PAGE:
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Arts & Ends: Musikiwest helps kids tune in to conflict resolution

As seen in the San Francisco Chronicle

Classical musicians acquire many skills to navigate their competitive, hierarchical profession. But conflict resolution and speaking up about shaming, bullying and being excluded “are not part of our grooming,” says cellist Michelle Djokic.

A professional chamber player and mother of two, she’s helping children in schools deal with those daunting issues by staging rehearsals where the musicians dis each other. With the help of a friendly observer played by Stanford psychiatrist Dr. Rona Hu, they examine and resolve the tensions, giving way to a beautifully collaborative performance.

A member of San Francisco’s New Century Chamber Orchestra, Djokic founded the Palo Alto nonprofit Musikiwest last year when she realized, she recalls, “I could bring something to the schools regarding conflict resolution and share great works of music played by some of the best chamber musicians out there.”

Djokic is speaking by phone from a quiet spot in Manhattan’s Penn Station, on her way to New Hope, Pa., for a concert in an old restored barn with the Concordia Chamber Players. She founded the group in 1997 in New Hope, where she’s playing much the same repertoire planned for Musikiwest’s season opener Thursday, Sept. 20, at Palo Alto’s Mitchell Park Community Center: Kevin Volans’ “White Man Sleeps” (recorded by Kronos ages ago), Arvo Part’s beguiling “Fratres (Brothers)” and John Zorn’s string quartet arrangement of the traditional Jewish “Kol Nidre,” performed the night after the close of Yom Kippur.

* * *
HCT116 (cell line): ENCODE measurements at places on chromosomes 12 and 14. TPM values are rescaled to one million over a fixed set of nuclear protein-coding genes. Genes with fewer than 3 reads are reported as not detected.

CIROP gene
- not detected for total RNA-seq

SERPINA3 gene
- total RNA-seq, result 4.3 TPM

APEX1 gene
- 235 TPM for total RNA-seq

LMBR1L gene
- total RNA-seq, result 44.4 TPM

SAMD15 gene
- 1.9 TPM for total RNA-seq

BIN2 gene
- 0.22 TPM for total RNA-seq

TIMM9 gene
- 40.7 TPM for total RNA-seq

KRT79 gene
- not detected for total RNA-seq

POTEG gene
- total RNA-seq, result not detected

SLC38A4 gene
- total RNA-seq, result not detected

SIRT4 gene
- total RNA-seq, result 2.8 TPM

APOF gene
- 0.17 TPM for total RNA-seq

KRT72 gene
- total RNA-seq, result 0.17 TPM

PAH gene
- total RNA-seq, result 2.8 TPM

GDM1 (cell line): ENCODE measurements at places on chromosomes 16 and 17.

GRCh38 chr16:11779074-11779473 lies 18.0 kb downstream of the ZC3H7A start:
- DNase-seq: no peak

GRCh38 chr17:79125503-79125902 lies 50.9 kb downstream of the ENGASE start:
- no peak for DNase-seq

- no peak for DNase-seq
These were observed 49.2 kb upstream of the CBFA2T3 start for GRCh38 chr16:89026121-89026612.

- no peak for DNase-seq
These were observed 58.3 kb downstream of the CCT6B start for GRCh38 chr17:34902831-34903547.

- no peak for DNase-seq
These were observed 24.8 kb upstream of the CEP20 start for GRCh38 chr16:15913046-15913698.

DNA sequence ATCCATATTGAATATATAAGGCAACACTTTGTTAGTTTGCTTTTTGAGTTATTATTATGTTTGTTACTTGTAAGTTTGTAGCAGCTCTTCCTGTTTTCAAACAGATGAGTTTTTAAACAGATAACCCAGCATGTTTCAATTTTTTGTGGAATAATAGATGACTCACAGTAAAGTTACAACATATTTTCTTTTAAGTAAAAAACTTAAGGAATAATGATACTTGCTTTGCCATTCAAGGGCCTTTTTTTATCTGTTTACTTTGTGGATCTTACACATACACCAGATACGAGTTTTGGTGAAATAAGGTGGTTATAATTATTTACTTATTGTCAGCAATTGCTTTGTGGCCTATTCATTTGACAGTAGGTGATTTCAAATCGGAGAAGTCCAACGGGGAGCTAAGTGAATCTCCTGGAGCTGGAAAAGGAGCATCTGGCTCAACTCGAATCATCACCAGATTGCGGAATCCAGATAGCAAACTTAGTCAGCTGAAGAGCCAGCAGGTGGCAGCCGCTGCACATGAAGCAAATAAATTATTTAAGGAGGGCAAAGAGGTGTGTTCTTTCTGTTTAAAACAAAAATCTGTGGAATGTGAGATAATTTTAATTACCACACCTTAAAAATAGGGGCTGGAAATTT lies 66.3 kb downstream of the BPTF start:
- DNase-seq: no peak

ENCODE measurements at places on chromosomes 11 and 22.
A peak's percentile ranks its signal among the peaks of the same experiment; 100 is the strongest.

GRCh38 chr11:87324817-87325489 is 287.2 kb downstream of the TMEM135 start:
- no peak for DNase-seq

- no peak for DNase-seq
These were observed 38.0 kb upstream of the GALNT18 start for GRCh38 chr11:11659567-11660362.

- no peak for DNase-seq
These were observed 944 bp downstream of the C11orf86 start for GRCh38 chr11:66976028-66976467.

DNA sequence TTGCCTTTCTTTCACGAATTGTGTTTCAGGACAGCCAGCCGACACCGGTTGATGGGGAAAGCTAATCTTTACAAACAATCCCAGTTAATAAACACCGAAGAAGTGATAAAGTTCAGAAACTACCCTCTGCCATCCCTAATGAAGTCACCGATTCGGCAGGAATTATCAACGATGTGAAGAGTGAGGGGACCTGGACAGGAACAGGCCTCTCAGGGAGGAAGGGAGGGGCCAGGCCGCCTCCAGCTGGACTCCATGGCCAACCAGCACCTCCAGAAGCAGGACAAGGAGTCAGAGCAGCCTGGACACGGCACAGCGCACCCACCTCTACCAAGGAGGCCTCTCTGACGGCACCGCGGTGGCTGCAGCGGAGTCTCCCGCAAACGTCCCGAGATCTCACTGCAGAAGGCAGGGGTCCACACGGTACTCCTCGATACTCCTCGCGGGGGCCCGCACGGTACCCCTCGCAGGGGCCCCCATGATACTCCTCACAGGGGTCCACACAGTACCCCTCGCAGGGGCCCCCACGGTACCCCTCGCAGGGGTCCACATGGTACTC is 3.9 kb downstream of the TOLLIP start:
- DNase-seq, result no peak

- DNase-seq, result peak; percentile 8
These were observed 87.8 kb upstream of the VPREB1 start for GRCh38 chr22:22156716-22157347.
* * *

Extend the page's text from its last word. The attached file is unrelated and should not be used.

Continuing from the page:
The group includes violinists Alexi Kenney, Tien-Hsin Cindy Wu and violists Siwoo Kim and Dimitri Murrath, the latter joining in for Mendelssohn’s Quintet in B flat.

In addition to performing, they plan to visit about 20 middle and high schools in the area during the year, playing scripted rehearsals in which members of the quartet are rude or hurtful to each other. Somebody taps a cell phone while a colleague speaks to the audience. Others whisper. A missed note triggers a dirty look or exasperated sigh. Missing it again, the guilty player receives a verbal lashing.

By the time Hu steps in — she’s been sitting in the back row like somebody’s mother — “most of the kids are suspicious we might be putting on an act,” Djokic says. “But as musicians, although we are acting at the moment, this is something we’ve all experienced in our professional lives. We share our own experiences. We want them to know that you’re not alone, and how to cope with these situations.”

The students, she adds, “get drawn in by our scripts, which speak to their lives. They’re paying attention more than they normally would, and as a result, are hearing the music at a deeper, profound level.”

It’s a potent experience for the musicians, too, “a little bit like therapy for us. When we come out, we all feel we’ve been on a journey, beyond just making music together.  It’s one of the most wonderful things I’ve ever thrown myself into.”

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by Jesse Hamlin – September 17, 2018